Board is improperly conducting business
Q: Would you give your insight on how many statutes and laws can be broken by a board? We are a small condominium association with most of the owners living out of state.
The board has allowed a vendor to dig up the property and lay new cables without approval from the members. They have changed our cable TV contract without canceling the existing cable contract. The board did not provide a new budget for this year. They recently painted the building and installed shutters using the paint reserve fund without members' approval. I can go on with our roof problems and other building maintenance problems.
I have called the state and they said that I must file a written complaint. I do not want the state to fine the association, thus adding more debt, so I have not gone that route. Can you help?
A: You are describing a situation where the owners fail to understand their duties. Thus the board is taking advantage of the passive owners. All owners have responsibilities. That includes to attend and participate in meetings, vote on issues and elections, cooperate with other owners, bring any concerns or problems to the board (in writing), serve on the board and committees, be familiar with provisions of the statutes and documents, and be a good neighbor and comply with proper actions.
Another key factor is to monitor the actions of the board. If the owners elect directors who do not properly operate the association, then they have only themselves to blame. Can you be a candidate for the next election or have you tried to get your neighbors to volunteer? As you describe, the board is improperly conducting the business of the association. You have four choices: Recall the board; elect new directors at the next election; file a formal complaint with the Division of Florida Condominiums; or do nothing and let the board do its own thing. To improve your situation, you must take action to vote in new directors.
Board has a right to access, inspect unit for a leak
Q: Our board has a problem in that two of our units have evidence of water seepage. The water has caused a serious mold problem. The unit above one of the units with seepage refuses to allow the board to inspect his unit. He claims that the leak comes from the roof, and that it is the association's responsibility to make the repairs. We have had a formal inspection of the roof that did not report any leakage. It is our understanding that the owner has a right under law to deny entry for the inspection. Other than a civil lawsuit, what would you suggest?
A: To the contrary, the board has a right to inspect for the leak. The statute:
"FS 718.111 (5) RIGHT OF ACCESS TO UNITS — The association has the irrevocable right of access to each unit during reasonable hours, when necessary for the maintenance, repair, or replacement of any common elements or of any portion of a unit to be maintained by the association pursuant to the declaration or as necessary to prevent damage to the common elements or to a unit or units."
My guess is that your documents may have a similar requirement. I would send the owner a letter and refer to your documents and the statutes. My guess is that you will find that the leak is coming from his bathroom. In such a situation, more than likely he will be responsible for the repairs to stop the leak. Although he may not be responsible for the damage to the apartment below, he must take action to correct the leak.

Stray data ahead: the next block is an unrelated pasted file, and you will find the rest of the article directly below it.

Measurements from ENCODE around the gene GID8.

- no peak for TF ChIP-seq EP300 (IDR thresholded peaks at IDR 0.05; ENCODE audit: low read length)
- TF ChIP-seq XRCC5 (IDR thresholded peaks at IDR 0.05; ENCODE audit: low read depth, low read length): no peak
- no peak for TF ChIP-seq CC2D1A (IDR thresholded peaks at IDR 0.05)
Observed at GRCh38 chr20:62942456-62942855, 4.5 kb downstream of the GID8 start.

If he does not provide entry, have the association attorney send a demand letter. I am sure that at that point, he may be held accountable for not only the leak but possibly the repairs to the units below. Do not play games. Send the letter and then have the attorney take corrective action.
Work out a plan to remove invasive trees from property
Q: I am on the board of a condominium and it has been discovered that there are exotic trees growing on the property. Some are growing next to water. The county is requiring us to destroy these invasive trees. We have gotten an estimate of $150,000 because of the water issue and contamination.
Have you encountered this before? What options do we have? We are unable to pay these high costs. The exotic trees were on the property when the developer turned over the association to the members.
A: I assume that these are Brazilian pepper trees, melaleuca, or other nonnative, invasive trees. I have experienced similar environmental problems but not this large. Maybe you can seek information from the University of Florida Extension Division. Their Web page is plants.ifas.ufl.edu. Also contact your county extension, as they may be of help. (You can locate your office on this UF Web page; click on the left side, on County Extension Offices.)
You need a plan of action that has been approved by the county. The plan may involve tree removal over a scheduled time period to remove a section each month or so. Talk to the county to see if you can extend the removal of some trees over a few months or years. You need to talk to the vendor that will be removing the trees and see if you can have them work out a plan to remove the trees in sections over time. Although this does not save you the expense of the environmental tree removal, it can spread out the expense.
With a good plan, the vendors and the county will work with you. Although I do not think you can go back to the developer, you can pose the question to your attorney. He or she may have knowledge of a section of the law that will involve the developer.
Richard White is a licensed community associations manager. Write to him at 6039 Cypress Gardens Blvd., No. 201, Winter Haven, FL 33884-4115. Please include your name and city.